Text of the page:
Building SharePoint Web Parts? Then this post (excerpted below) from Dino Esposito is a must read:

WebParts: From SharePoint to ASP.NET 2.0

In the Windows world, SharePoint products and technologies simplify and support various forms of collaboration between partners within a company or an organization. The pages of a Web site based on SharePoint can contain special components named WebParts which are specifically designed to provide personalized and customizable windows of information to users. In the end, Web Parts are ASP.NET controls with an extra layer of code that make them interact with the SharePoint framework. So far so good. What about Whidbey and the next version of the .NET Framework?


   Update (03/21/2005): Here's the official word on SharePoint Web Parts vs. ASP.NET 2.0 Web Parts from Mike Fitzmaurice:

Keep Writing SharePoint Web Parts Until (at least) 2006


ASP.NET 2.0 Web Parts rock. We in SharePoint-land love them. We’re building “v3” on ASP.NET 2.0. But none of that matters right now if you have to deliver code for today’s SharePoint sites and portals. And this advice comes from both me in WSS/SPS-land and the Whidbey Program Manager responsible for ASP.NET 2.0 Web Parts. Here’s the official word on Whidbey/WSS interoperability and compatibility:

  • WSS “v3” (and anything built on top of it like SPS) is being written with ASP.NET 2.0, and will use, natively, ASP.NET 2.0 Web Parts.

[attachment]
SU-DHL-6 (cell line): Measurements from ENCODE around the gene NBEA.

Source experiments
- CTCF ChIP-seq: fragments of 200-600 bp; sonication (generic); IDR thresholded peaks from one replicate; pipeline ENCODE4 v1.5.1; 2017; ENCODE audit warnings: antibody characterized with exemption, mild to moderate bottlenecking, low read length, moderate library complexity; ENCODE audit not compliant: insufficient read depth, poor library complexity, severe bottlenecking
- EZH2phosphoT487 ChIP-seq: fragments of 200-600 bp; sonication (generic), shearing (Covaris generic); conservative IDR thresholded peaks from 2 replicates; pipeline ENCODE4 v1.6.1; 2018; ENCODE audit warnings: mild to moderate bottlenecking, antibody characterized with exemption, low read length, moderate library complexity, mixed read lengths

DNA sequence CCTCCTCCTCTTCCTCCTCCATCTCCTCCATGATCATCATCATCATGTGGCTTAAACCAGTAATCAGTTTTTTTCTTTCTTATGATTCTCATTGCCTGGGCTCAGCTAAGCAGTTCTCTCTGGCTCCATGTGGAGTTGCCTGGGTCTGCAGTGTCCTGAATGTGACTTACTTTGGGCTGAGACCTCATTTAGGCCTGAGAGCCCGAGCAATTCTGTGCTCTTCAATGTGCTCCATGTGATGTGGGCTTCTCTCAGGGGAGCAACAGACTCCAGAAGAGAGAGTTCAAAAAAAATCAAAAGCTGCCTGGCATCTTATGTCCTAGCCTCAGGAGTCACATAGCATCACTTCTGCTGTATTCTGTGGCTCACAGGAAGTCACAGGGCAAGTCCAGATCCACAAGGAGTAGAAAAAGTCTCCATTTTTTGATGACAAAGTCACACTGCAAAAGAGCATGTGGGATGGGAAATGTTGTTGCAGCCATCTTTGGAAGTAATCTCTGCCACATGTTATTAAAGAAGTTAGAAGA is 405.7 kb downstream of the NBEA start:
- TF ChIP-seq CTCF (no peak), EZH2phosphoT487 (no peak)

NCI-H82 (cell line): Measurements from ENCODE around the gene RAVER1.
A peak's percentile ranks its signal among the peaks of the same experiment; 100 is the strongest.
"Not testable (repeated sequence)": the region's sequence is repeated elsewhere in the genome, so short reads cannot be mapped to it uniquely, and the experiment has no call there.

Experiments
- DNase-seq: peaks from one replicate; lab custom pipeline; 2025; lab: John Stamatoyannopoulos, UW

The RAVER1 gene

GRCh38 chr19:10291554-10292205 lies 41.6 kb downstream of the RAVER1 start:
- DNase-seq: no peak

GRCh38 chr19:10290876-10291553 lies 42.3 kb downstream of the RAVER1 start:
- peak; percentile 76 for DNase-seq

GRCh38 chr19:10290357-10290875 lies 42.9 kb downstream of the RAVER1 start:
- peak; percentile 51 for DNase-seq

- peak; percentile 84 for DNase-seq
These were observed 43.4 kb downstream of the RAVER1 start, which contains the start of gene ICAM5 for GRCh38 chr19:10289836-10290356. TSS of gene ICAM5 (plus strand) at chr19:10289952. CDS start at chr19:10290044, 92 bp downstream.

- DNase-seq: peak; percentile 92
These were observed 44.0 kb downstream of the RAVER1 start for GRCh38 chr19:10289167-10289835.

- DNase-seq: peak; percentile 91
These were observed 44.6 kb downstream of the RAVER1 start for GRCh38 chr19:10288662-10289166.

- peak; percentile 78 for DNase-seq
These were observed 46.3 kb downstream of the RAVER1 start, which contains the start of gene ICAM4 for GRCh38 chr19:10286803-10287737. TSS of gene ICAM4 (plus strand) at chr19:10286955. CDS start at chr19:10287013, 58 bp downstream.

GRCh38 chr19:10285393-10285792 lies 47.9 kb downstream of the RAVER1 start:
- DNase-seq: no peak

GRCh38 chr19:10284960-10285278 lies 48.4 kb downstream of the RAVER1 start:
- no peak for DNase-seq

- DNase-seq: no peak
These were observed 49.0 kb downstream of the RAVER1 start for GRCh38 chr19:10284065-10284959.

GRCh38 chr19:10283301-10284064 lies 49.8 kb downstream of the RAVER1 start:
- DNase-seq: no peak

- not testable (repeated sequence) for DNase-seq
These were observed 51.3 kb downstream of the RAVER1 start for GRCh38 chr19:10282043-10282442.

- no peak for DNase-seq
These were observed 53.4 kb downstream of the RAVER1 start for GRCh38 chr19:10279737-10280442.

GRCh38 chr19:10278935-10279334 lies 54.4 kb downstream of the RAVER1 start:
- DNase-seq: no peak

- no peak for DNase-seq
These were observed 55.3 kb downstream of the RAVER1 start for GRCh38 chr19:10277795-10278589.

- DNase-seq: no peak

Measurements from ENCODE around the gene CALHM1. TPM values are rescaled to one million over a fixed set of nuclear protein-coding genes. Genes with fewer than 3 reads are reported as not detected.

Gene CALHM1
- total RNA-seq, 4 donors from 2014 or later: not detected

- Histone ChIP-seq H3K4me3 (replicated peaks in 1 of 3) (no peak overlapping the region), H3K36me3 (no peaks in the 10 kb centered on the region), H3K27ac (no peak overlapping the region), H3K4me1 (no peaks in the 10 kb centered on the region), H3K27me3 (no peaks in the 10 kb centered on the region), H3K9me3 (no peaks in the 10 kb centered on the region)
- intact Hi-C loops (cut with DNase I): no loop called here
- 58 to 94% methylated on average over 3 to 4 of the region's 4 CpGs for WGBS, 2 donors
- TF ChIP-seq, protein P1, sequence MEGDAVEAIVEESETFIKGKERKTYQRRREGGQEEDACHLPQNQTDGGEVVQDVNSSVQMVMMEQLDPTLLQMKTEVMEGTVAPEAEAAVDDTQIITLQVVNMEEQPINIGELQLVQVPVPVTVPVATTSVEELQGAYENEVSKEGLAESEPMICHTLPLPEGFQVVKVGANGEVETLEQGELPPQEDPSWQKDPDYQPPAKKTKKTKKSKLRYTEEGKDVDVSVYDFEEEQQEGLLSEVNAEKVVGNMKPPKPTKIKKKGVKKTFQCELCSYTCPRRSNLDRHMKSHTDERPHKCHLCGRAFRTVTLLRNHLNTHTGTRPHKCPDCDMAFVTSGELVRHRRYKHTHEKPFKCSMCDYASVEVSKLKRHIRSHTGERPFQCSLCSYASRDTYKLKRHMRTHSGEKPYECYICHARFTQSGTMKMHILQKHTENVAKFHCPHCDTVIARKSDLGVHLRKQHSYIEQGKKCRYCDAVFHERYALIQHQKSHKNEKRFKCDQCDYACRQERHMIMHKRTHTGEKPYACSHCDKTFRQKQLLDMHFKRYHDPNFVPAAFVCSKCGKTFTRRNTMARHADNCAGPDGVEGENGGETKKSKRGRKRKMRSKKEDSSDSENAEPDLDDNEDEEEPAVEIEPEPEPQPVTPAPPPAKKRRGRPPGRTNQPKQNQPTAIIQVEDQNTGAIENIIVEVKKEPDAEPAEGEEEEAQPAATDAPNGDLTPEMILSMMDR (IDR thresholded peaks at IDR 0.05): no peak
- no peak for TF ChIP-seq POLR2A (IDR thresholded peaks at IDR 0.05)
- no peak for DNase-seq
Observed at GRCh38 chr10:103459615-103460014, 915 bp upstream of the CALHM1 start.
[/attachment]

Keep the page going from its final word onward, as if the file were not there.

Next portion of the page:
• WSS “v3” (and anything built on top of it like SPS) will carry forward the object models used for SharePoint Web Parts, so it will continue to run anything being written today.  Natively. Anything you write today will still work tomorrow.
  • ASP.NET 2.0–only sites that do not involve SharePoint technology will only run ASP.NET 2.0 Web Parts.


   Also, here’s one of the best articles that I’ve seen (ever) about SharePoint. It’s both insightful and accurate (at least based on my field experience in successfully selling SharePoint against the competition and consistently seeing the rapid growth of SharePoint deployments in practically all of my customer accounts).


Microsoft Watch Uncovers the Secrets behind SharePoint Portal Server’s Success


Microsoft Office SharePoint Portal Server 2003 provides low total cost of ownership and an elegant solution to a complicated problem. Its true strength, however, may lie in its XML-driven integration capabilities. Microsoft Watch reporter, Mary Jo Foley, goes behind the scenes with business portal group general manager Jeff Teper to uncover the keys to the success of SharePoint Portal Server 2003 and figure out why it’s one of the fastest selling products in Microsoft history.